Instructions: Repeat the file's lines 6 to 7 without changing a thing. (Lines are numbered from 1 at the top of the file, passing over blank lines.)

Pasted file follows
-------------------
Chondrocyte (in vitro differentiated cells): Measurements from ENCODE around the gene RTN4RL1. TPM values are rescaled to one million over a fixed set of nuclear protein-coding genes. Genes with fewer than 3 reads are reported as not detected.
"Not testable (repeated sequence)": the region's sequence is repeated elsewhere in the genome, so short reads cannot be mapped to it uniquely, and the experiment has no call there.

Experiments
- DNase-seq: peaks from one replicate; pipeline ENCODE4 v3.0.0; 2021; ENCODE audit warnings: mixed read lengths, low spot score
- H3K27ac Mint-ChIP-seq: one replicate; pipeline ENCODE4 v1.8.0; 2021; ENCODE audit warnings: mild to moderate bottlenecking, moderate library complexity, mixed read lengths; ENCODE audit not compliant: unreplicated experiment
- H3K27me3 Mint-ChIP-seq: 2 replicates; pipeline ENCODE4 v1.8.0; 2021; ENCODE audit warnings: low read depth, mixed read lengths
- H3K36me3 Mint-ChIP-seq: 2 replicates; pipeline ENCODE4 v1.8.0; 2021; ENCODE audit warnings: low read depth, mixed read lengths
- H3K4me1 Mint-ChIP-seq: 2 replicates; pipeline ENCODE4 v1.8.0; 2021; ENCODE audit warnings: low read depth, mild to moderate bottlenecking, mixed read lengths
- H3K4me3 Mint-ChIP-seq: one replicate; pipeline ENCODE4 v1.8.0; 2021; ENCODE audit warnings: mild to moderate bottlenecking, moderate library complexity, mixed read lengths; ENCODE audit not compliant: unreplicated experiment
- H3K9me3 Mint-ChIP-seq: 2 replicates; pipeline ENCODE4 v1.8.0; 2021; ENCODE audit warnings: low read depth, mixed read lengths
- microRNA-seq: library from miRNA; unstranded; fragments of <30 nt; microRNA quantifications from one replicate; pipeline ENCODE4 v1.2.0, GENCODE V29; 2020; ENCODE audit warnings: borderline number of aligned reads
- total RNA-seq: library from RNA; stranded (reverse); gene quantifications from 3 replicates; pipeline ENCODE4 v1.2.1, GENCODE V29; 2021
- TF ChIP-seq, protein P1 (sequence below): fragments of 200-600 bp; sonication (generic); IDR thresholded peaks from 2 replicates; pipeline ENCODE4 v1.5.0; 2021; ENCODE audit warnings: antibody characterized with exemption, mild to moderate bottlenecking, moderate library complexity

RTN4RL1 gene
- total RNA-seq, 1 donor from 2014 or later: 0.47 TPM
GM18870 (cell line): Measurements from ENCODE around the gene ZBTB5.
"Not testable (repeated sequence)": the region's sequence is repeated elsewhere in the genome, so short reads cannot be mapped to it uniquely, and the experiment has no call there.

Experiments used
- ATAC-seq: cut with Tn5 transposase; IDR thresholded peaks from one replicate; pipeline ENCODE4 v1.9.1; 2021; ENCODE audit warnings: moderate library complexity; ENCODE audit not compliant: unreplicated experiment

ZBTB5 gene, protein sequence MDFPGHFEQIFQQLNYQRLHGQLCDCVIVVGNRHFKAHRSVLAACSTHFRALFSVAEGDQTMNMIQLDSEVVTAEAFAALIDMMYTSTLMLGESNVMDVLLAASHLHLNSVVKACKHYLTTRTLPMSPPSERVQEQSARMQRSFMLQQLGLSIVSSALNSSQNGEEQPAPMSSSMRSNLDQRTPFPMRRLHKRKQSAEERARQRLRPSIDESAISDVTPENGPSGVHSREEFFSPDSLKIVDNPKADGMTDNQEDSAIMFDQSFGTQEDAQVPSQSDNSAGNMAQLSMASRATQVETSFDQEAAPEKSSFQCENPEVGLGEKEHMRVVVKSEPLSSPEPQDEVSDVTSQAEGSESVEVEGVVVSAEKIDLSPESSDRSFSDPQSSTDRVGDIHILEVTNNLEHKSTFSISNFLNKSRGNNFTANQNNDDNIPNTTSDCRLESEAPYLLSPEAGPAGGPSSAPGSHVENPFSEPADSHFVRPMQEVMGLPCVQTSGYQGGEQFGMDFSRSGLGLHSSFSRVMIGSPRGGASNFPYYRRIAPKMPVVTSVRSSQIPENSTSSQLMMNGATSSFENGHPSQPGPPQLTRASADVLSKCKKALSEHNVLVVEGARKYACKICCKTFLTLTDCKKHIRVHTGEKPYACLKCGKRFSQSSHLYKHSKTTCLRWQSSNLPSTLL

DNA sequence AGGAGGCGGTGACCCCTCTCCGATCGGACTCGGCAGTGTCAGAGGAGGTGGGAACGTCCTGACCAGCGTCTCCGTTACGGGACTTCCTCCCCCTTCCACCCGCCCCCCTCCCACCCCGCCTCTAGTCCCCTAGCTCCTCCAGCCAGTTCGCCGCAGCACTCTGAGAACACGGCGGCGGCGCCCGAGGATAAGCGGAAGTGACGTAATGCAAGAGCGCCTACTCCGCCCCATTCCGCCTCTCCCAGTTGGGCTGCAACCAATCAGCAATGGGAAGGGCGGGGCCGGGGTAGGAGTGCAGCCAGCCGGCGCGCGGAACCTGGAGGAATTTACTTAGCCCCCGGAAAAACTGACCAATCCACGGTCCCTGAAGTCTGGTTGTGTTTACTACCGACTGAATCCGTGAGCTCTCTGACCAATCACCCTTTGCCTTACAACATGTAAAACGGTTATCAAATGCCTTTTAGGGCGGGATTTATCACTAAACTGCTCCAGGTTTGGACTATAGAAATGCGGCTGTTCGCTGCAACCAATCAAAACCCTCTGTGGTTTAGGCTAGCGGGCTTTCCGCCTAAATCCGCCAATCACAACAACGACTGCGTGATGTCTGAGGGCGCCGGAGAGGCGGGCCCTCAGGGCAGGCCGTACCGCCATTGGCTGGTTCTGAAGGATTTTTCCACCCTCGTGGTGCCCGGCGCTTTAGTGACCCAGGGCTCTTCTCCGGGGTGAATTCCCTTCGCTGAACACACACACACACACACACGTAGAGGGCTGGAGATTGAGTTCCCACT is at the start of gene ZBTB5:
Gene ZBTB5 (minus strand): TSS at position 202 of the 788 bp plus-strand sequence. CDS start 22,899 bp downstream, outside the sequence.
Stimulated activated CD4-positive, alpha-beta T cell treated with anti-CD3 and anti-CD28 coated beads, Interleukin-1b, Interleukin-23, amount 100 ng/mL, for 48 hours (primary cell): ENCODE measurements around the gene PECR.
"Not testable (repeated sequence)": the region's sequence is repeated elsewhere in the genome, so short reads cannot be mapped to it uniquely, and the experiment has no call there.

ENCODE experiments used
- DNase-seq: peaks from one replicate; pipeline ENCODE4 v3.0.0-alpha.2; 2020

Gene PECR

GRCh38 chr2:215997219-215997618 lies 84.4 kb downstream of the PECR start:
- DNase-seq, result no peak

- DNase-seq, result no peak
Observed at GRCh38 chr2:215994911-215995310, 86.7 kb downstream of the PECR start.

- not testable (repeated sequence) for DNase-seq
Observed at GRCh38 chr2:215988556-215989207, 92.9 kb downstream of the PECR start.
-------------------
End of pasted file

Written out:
- H3K27me3 Mint-ChIP-seq: 2 replicates; pipeline ENCODE4 v1.8.0; 2021; ENCODE audit warnings: low read depth, mixed read lengths
- H3K36me3 Mint-ChIP-seq: 2 replicates; pipeline ENCODE4 v1.8.0; 2021; ENCODE audit warnings: low read depth, mixed read lengths